Armageddon, the sophomore album from Melbourne’s Between You & Me, is — among other things — an ode to the end of the world. Its release is well timed, given that every day the world’s end seems to grow closer and more plausible. But despite all that, Armageddon is an upbeat pop-punk record to brighten our last days.
The opening track, “Pleased to Meet You”, starts with intense, high energy production right off the bat, essentially breaking the fourth wall to welcome listeners to the end of the world. The song touches on a lot of social commentary addressed later in the album — such as social media’s role in activism — but enfolds the listener into the album’s world, which is a meta move I was really impressed by.
After that strong start, the album proceeds with its second track, “Deadbeat”. The song, a continuation of the intense pop punk production of the intro, reminds me of Radiohead’s “Creep” and its refrain of “I’m a creep/I’m a weirdo“. The chorus of “Deadbeat” too revolves around the singer accepting his role as a deadbeat and asking someone why they waste their time in the relationship. Though technically self-loathing in nature, this track makes for the perfect song to scream at concerts, finding unity in everyone declaring themselves as a deadbeat as well.
The third track takes a sharp 180 into romance. “Butterflies” switches between yearning for someone and describing them in the third person and wanting to confess to them in the second person, which makes the song a lot more dynamic. It’s easier to imagine the scenes switching from the singer being alone and wanting, to hiding their feelings around their love interest.
Though less intense, “Butterflies” keeps the high energy pop sound going, similar to the fourth song, “Change”. This song contains my favourite phrase in possibly the whole album (“It’s a fine line we fray”), and is the first to go back to “Pleased to Meet You”’s topic of social commentary. The song discusses wanting the world to change with a better leader in control but is also another upbeat pop track, which means listeners can nod along to the beat, in agreement, or both.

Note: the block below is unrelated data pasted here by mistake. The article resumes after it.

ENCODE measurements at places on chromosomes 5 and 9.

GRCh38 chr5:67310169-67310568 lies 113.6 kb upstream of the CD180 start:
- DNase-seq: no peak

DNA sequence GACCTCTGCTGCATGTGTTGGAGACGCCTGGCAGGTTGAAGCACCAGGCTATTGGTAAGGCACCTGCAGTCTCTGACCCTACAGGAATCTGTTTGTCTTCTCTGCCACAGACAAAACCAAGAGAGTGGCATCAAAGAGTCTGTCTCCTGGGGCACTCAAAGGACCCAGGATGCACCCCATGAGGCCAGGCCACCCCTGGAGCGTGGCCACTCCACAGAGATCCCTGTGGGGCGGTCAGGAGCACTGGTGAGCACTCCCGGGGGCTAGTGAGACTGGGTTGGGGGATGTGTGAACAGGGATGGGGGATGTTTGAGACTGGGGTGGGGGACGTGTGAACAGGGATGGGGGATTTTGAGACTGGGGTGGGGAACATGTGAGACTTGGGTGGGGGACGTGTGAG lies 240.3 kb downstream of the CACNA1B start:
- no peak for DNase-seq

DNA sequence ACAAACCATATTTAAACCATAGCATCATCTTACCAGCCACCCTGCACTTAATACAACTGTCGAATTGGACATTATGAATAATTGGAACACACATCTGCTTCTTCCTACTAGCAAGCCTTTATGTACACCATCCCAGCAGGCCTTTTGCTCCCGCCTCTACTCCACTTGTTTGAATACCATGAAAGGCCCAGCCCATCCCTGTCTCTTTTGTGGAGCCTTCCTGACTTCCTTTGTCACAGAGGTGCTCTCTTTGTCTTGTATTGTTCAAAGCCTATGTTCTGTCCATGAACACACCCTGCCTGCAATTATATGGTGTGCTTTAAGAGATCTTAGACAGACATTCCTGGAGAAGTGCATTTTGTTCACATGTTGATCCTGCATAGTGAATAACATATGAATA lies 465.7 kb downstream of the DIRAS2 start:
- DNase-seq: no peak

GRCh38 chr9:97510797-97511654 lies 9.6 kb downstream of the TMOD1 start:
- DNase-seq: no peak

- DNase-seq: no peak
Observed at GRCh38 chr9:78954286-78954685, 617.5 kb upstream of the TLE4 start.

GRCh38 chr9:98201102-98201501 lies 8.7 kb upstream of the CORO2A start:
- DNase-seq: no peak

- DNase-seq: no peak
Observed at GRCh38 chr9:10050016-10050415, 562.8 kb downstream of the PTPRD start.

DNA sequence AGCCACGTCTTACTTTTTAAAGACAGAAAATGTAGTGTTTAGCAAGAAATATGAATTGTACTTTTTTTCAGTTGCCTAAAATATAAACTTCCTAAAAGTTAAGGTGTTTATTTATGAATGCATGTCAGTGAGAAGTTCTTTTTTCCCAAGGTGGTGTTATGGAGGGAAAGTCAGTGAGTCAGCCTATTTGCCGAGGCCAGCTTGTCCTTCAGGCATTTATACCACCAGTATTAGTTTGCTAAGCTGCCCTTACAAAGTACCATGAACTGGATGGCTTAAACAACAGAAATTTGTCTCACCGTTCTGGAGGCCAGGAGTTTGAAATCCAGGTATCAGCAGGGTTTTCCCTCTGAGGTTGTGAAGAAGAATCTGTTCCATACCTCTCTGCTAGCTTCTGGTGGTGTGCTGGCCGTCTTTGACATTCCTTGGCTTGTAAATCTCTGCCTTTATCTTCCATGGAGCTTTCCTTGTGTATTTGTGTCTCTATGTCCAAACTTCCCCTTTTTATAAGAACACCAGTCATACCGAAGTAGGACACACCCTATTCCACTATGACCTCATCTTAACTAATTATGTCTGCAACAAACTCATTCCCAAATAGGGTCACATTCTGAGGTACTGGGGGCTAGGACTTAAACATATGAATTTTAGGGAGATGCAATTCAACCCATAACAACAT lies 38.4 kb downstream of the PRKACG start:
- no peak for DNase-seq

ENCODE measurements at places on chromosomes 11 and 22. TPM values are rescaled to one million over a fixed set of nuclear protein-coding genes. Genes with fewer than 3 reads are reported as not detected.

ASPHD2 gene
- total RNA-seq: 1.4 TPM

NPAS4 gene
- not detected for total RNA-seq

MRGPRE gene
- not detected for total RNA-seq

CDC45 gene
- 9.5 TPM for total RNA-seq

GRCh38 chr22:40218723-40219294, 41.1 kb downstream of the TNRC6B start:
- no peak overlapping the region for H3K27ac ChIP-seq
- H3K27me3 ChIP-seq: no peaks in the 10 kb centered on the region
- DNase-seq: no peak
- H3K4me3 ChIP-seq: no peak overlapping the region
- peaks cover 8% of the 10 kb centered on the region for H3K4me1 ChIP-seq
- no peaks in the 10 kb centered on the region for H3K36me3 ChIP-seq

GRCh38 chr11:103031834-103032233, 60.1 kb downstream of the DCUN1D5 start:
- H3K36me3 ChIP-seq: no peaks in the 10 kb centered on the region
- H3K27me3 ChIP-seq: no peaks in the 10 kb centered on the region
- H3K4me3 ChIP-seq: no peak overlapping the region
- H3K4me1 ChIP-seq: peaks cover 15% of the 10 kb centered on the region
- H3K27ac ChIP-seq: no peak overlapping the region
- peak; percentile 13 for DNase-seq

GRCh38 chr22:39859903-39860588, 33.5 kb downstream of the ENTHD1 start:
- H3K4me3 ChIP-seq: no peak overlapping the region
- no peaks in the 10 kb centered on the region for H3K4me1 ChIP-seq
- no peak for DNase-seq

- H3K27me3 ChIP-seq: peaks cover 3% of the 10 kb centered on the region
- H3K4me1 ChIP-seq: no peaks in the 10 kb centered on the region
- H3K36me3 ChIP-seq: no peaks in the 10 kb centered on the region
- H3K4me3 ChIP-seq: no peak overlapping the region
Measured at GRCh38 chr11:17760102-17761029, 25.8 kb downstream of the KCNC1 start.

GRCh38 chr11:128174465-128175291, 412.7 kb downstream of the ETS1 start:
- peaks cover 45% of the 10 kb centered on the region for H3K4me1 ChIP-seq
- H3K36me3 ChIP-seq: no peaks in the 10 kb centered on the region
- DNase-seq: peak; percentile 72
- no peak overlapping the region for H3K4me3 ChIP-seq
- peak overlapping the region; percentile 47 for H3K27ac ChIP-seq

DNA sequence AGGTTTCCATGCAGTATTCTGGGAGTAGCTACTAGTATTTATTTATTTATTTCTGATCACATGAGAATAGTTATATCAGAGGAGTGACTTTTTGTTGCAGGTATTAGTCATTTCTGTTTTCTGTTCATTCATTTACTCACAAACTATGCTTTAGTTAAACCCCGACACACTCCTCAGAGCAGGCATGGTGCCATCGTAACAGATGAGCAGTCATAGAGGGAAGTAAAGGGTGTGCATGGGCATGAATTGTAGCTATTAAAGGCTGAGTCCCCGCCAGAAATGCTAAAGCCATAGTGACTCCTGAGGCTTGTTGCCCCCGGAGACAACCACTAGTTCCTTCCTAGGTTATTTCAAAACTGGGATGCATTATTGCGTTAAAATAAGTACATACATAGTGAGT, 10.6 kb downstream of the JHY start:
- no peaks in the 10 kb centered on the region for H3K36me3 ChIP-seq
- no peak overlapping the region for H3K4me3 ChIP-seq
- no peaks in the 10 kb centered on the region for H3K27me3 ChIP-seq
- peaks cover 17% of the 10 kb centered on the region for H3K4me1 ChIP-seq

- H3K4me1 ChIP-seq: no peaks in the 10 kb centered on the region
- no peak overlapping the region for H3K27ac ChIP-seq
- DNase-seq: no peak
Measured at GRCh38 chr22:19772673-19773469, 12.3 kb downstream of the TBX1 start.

“Goldfish”, the fifth track, is a message to the music industry that demands change based on audience ratings, not artistic integrity. It is the most pop-punk out of all the tracks, in production and in sentiment, as the band chooses to stick to their own artistic vision instead of that dictated by anyone else.
The next song, “Supervillain”, goes back to the same acceptance of self as “Deadbeat”, but in a much more showy, proud way. The production focuses more on the keyboard for a theatrical and villainous soundtrack, making this one of my favourites off the album. Additionally, it inspires confidence in those of us who are people-pleasers, and insists we be okay as the supervillain in someone’s story.
The keyboard focus continues in the next track, “Real World”, though it is a much more cheery tune than “Supervillain”. The song takes on a different sound than the rest of the album, focusing more on individual vocals over a heavy instrumental complement. Given the message of being too whimsical for the real world, this song would be perfect in a movie montage, where the main character learns to finally experience joy in their life. However, all perfect bubbles must pop, and the eighth track, “Better Days”, is much more focused on quieting down with a simple guitar production. The message remains optimistic, with the singer accepting their mistakes and wanting to go back to a better life.
The penultimate song, “Go to Hell”, is the only collaboration on the album, featuring Yours Truly. The two voices harmonize really well, even when stating that everyone is going to end up in hell, which leads to a great listening experience. The commentary on social media’s fake activism is both timely and true as well, making this song an all around win.
The finale track and the title track on the record, “Armageddon”, is a great way to close out the album. It’s much less intense than “Pleased to Meet You”, but ties back to the same theme of waiting around and watching the world end. A personal favourite in the production was a police siren-esque beat in the background, which really tied together the entire vibe of the song. “Armageddon” is a fitting last track, giving closure to the doomsday introduced in the first song, but in a quieter way, ending with a fading of the instrumental echo, instead of with a bang. Not only were the individual songs catchy and well-made, the entire album paints a picture of personal confidence and growth, as well as commentary on the world now. If the world actually does end soon, this would definitely be my first choice soundtrack for it.